17DNA repair mechanisms 1) Base excision repair (BER) Removal of the incorrect base by an appropriate DNA glycosylase to create a deoxyribose sugar lacking it’s base (AP site - apurinic / apyrimidinic)Nicking of the damaged DNA strand by AP endonuclease upstream of the AP site, thus creating a 3'-OH terminus adjacent to the AP site, removal of sugar phosphate.Extension of the 3'-OH terminus by a DNA polymerase, DNA ligase seals nick.e.g. removal of uracil from DNA
18DNA repair mechanisms 2) Nucleotide excision repair (NER) (bulky lesion)2) Nucleotide excision repair (NER)Removes a whole oligonucleotide that contain the damage.Steps:Multienzyme complex recognizes damaged regions based on their abnormal structure as well as on their abnormal chemistry (eg. pyrimidine dimer)Double incision of the damaged strand several nucleotides away from the damaged site, on both the 5' and 3' sidesAn associated DNA helicase removes the entire damaged strand, in-between the nicks.Bacteria multienzyme complex leaves a 12nt gap; doubles the size in human DNAFilling in of the resulting gap by a DNA polymeraseLigation by DNA ligase.
19Repairing Strand Breaks Ionizing radiation and certain chemicals can produce double-strand breaks (DSBs) in the DNA backbone.Double-Strand Breaks (DSBs)There are two mechanisms by which the cell attempts to repair a complete break in a DNA molecule:i. Direct joining of the broken ends.-This requires proteins that recognize and bind to the exposed ends and bring them together for ligasing. They would prefer to see some complementary nucleotides but can proceed without them so this type of joining is also called Nonhomologous End-Joining (NHEJ).-Errors in direct joining may be a cause of the various translocations that are associated with cancers.(Translocation: Type of mutation in which a portion of 1 chromosome is broken off and attached to another)
20ii. Homologous Recombination ii. Homologous Recombination. Here the broken ends are repaired using the information on the intact-sister chromatid (available in G2 after chromosome duplication), or on the-homologous chromosome (in G1; that is, before each chromosome has been duplicated). This requires searching around in the nucleus for the homolog — a task sufficiently uncertain that G1 cells usually prefer to mend their DSBs by NHEJ. or on the-same chromosome if there are duplicate copies of the gene on the chromosome oriented in opposite directions (head-to-head or back-to-back).-Two of the proteins used in homologous recombination are encoded by the genes BRCA1 and BRCA2. Inherited mutations in these genes predispose women to breast and ovarian cancers.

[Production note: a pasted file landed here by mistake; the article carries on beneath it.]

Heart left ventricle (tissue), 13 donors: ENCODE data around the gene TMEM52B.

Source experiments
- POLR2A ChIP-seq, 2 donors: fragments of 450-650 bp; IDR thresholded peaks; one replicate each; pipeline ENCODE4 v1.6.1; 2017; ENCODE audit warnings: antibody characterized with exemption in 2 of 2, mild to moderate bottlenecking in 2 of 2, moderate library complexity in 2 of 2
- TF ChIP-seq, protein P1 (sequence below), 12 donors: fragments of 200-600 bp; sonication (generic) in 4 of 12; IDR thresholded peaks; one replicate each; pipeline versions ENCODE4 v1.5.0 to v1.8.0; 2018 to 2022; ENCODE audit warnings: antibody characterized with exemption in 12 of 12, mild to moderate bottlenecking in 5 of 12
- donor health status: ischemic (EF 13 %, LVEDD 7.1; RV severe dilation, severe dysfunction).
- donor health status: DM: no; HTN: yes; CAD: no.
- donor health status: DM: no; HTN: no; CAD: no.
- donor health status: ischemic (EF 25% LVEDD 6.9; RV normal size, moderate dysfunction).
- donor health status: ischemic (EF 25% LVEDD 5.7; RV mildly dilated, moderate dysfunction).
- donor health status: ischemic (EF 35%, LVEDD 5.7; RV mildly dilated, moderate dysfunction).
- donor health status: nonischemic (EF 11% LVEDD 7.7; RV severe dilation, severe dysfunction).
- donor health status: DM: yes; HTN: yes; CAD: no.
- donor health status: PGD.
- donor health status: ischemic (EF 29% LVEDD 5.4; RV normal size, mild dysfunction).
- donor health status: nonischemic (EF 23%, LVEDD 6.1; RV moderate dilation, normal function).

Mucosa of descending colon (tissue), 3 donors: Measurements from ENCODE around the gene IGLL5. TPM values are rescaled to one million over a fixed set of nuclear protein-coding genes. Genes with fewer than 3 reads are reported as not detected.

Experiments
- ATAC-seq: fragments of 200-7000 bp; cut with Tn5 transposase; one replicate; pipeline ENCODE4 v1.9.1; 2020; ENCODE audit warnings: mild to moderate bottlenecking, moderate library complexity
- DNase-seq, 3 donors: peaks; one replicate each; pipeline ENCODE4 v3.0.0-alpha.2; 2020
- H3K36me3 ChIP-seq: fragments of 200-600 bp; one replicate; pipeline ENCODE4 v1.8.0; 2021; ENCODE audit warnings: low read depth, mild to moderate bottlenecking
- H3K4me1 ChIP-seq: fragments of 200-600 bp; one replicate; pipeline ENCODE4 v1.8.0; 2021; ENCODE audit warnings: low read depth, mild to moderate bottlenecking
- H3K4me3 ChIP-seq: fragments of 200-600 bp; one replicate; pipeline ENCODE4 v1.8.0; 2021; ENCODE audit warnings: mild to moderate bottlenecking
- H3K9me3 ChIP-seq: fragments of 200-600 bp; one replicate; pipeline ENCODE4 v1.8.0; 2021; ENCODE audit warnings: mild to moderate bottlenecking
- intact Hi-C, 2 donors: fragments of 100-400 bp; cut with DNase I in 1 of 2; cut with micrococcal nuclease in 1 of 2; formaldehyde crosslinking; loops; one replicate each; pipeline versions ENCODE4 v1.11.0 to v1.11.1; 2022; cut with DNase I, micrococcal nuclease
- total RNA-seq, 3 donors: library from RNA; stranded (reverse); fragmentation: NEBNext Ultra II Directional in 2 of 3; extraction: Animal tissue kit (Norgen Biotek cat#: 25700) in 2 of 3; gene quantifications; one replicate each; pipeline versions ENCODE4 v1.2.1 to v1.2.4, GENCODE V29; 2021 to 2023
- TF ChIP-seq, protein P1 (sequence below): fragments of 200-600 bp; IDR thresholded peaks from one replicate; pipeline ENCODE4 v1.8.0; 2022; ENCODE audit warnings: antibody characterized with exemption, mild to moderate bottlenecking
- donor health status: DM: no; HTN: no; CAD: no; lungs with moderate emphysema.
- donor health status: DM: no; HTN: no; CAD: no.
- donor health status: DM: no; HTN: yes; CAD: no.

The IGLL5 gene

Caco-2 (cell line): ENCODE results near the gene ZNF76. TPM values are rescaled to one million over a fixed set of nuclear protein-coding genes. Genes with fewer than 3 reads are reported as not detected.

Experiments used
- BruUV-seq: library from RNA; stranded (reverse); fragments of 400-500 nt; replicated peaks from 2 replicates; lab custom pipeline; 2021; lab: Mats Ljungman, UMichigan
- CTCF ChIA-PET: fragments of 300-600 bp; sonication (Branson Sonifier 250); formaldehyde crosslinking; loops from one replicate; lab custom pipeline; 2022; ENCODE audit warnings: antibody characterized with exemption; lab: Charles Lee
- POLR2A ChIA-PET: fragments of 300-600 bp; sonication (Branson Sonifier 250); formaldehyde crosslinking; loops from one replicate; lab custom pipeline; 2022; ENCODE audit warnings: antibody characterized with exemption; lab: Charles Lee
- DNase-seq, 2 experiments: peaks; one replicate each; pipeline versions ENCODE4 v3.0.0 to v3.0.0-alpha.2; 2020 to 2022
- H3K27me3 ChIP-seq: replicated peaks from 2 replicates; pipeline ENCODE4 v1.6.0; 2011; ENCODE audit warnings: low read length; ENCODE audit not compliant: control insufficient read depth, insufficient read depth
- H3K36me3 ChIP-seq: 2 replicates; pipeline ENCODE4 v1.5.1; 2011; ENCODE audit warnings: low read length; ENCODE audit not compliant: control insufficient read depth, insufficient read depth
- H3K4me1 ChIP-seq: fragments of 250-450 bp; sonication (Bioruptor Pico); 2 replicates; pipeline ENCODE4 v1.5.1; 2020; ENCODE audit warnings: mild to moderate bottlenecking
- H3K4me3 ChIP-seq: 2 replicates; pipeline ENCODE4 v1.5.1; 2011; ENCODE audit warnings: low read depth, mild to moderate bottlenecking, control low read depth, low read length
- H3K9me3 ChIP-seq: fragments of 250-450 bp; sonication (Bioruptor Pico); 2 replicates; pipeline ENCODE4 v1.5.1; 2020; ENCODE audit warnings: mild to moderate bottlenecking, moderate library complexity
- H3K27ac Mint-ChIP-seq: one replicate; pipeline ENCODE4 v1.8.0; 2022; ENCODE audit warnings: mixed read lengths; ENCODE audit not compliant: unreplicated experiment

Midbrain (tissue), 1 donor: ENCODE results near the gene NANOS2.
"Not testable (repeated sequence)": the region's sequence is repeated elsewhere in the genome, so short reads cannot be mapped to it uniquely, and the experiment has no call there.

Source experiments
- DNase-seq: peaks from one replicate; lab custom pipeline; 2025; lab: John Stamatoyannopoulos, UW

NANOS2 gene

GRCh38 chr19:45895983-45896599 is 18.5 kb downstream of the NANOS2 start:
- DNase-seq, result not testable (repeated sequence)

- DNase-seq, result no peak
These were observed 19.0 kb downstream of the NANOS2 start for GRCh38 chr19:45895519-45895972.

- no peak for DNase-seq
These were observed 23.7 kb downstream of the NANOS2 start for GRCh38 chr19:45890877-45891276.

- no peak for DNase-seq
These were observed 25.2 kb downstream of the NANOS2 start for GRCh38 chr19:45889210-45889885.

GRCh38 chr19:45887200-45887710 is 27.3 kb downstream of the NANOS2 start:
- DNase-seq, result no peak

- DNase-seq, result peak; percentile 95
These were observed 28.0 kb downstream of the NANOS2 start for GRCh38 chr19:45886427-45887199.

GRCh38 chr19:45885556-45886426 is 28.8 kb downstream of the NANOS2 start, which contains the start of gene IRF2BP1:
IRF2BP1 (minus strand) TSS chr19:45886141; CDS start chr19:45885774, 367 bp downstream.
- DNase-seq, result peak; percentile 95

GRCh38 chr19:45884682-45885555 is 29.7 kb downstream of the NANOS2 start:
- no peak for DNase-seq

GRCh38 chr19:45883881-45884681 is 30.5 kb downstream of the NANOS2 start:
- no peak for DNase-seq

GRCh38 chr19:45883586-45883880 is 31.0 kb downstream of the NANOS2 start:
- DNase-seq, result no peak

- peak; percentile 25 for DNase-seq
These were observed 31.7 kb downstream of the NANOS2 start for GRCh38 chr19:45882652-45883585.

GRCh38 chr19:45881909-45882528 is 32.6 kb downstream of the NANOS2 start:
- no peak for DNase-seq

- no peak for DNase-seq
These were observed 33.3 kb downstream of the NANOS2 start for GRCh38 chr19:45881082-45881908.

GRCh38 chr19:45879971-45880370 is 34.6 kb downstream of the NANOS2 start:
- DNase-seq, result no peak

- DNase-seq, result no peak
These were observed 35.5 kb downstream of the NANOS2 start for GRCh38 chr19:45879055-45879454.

21DNA repair mechanismsTwo different types of end-joining for repairing double-strand breaks1. Nonhomologous end-joiningpermits joining of double-strand breaks even if there is no sequence similarity between themBroken ends are rejoined by DNA ligation with the loss of one or more nucleotides at the joining siteAlters the original DNA sequence either by deletions or short insertions.2. Homologous end-joiningMore difficult to accomplish but is more precisecells are diploid – contain 2 copies of each double helixRecombination mechanisms used to transfer nucleotide sequence information from the homologous intact DNA double helix to the site of the double-strand breakBoth system involve a lot of different proteins and the processes are much more complicated
22DNA end-joining for repairing ds breaks Accidental break (ionizing radiation, oxidizing agents, replication errors)Loss of nucleotides due todegradation from endsDNA ligationCopying process involvinghomologous recombinationComplete sequence restored by copyingfrom second chromosome(replication process uses the undamaged chromosome as the template for transferring genetic information to the broken chromosome, repairing it with no change in the DNA sequences)Region with altered segmentdue to missing nucleotidesNonhomologous end-joining- Common in mammalian cellsHomologous end-joining
23Summary of DNA repair systems TypeDamageEnzymeMismatch repairReplication errorsMutS, MutL, and MutH in E. coliMSH, MLH and PMS in humansPhotoreactionPyrimidine dimersDNA photolyaseBase excision repairDamaged baseDNA glycosylaseNucleotide excision repairPyrimidine dimerBulky adduct on baseUvrA, UvrB, UvrC and UvrD in E. coliXPC, XPA, XPD, ERCI-XPF and XPG in humansDouble strand break repairDouble strand breaksRecA and RecBCD in E.coliTranslesion DNA synthesisPyrimidine dimer or apurinic siteY-family DNA polymerase, such as UmuC in E. coli
24DNA RecombinationA process that a DNA segment moves from one DNA molecule to another DNA moleculeDNA molecules recombine by breaking and rejoiningPhosphodiester bonds are broken and rejoined.Importance of DNA recombination:the process of introducing genetic variation: Genetic variation is crucial to allow organisms to evolve in response to a changing environment. E.g., genetic recombination results in the exchange of genes between paired homologous chromosomes during meiosis.an important mechanism for repairing damaged DNA.involved in rearrangements of specific DNA sequences that alter the expression and function of some genes during development and differentiation.Two broad classes are commonly recognized -general recombination & site-specific recombination.
25General recombination in meiosis A heteroduplex jointGeneral recombination in meiosis
26General Recombination Allow large section of the DNA double helix to move from one chromosome to anotherResponsible for the crossing-over of chromosomes during meiosisChromosome must synapse (pair) in order for chiasmata to form where crossing-over occursDNA synapsis: base pairing between complementary strands from 2 DNA moleculesChiasmata: regions where paired homologous chromosomes exchange genetic material during meiosis, a cross-shaped structureOnly occurs between homologous DNA molecules